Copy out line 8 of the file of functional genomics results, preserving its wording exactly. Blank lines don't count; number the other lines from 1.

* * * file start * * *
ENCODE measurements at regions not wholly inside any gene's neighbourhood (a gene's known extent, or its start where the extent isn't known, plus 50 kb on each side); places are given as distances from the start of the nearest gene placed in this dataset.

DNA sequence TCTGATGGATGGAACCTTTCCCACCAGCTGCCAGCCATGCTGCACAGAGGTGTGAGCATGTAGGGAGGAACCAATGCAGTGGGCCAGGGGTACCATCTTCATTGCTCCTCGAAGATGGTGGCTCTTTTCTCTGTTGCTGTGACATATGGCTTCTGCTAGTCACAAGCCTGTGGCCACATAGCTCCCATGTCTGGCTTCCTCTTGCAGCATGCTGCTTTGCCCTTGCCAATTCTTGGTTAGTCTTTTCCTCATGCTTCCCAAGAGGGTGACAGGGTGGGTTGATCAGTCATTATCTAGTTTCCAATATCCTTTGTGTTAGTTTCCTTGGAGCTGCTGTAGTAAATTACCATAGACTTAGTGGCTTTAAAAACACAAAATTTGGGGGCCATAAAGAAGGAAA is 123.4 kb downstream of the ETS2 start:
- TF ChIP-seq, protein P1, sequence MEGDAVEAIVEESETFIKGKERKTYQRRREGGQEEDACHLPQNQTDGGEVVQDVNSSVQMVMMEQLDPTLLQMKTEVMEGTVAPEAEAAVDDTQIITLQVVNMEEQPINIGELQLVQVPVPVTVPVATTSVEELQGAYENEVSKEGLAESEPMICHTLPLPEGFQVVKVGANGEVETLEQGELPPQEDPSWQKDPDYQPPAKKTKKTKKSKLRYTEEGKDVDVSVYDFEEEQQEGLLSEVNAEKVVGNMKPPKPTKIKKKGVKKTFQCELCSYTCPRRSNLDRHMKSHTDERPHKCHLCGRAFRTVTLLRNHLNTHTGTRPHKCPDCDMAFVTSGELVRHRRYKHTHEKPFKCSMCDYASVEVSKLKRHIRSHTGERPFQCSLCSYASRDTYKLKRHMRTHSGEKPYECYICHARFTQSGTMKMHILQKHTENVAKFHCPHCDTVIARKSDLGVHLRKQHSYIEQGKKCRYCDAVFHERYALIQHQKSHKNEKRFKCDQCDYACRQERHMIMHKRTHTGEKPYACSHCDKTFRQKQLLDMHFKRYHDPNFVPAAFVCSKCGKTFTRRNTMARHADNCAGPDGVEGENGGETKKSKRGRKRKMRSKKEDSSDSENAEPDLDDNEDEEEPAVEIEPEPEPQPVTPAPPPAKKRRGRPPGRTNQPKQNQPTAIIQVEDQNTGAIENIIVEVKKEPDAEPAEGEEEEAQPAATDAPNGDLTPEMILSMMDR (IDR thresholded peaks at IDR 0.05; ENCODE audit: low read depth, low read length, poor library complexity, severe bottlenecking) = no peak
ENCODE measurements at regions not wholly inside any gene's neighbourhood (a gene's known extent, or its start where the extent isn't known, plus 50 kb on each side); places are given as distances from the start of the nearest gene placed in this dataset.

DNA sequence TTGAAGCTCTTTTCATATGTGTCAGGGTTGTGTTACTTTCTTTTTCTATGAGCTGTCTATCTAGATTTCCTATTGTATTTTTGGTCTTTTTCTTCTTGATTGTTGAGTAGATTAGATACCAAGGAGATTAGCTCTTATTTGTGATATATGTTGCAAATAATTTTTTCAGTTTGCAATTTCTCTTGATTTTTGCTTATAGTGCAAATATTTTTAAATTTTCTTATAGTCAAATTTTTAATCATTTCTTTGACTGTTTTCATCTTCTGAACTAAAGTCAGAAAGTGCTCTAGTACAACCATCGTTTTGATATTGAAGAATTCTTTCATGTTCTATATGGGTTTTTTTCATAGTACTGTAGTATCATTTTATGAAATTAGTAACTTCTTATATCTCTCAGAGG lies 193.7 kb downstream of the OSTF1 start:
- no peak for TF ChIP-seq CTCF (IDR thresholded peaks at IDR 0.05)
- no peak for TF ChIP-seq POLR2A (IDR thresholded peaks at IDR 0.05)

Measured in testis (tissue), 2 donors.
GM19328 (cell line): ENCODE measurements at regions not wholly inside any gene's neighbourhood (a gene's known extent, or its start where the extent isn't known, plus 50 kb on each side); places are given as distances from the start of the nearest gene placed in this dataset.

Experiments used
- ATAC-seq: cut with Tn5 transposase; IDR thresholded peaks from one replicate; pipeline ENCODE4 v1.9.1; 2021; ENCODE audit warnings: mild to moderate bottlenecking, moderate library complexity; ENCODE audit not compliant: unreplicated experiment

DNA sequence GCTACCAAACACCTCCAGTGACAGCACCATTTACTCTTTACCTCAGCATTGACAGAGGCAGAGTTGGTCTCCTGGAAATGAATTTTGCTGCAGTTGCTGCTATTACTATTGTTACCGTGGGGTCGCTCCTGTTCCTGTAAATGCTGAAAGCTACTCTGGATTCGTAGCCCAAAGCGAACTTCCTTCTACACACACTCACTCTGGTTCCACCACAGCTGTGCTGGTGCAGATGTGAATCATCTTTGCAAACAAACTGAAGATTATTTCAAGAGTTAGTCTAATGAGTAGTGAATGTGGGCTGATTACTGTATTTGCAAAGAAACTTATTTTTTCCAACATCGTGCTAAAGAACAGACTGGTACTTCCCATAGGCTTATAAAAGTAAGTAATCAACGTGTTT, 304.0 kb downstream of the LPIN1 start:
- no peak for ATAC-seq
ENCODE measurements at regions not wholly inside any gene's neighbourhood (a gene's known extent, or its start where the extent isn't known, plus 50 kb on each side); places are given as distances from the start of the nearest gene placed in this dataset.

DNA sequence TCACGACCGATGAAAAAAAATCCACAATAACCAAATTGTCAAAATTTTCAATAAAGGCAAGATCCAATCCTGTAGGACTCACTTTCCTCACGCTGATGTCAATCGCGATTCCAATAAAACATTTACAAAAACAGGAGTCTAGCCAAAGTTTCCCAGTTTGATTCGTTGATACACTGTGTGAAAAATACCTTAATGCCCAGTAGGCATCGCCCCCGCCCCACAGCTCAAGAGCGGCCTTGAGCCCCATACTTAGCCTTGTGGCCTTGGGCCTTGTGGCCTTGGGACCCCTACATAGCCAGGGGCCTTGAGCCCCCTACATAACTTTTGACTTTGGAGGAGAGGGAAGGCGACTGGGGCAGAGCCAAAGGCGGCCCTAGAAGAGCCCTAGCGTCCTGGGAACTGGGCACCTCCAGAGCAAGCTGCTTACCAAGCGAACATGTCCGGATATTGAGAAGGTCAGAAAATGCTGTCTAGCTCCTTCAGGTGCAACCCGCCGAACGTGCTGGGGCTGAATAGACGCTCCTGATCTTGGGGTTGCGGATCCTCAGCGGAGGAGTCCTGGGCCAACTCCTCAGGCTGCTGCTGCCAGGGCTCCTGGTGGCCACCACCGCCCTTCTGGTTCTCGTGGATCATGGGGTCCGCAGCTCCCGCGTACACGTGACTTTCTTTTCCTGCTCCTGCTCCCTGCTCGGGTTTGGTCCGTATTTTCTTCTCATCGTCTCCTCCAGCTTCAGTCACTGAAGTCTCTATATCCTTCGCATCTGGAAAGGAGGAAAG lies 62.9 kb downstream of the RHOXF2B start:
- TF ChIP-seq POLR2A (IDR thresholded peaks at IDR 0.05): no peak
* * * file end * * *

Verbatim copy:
Measured in testis (tissue), 2 donors.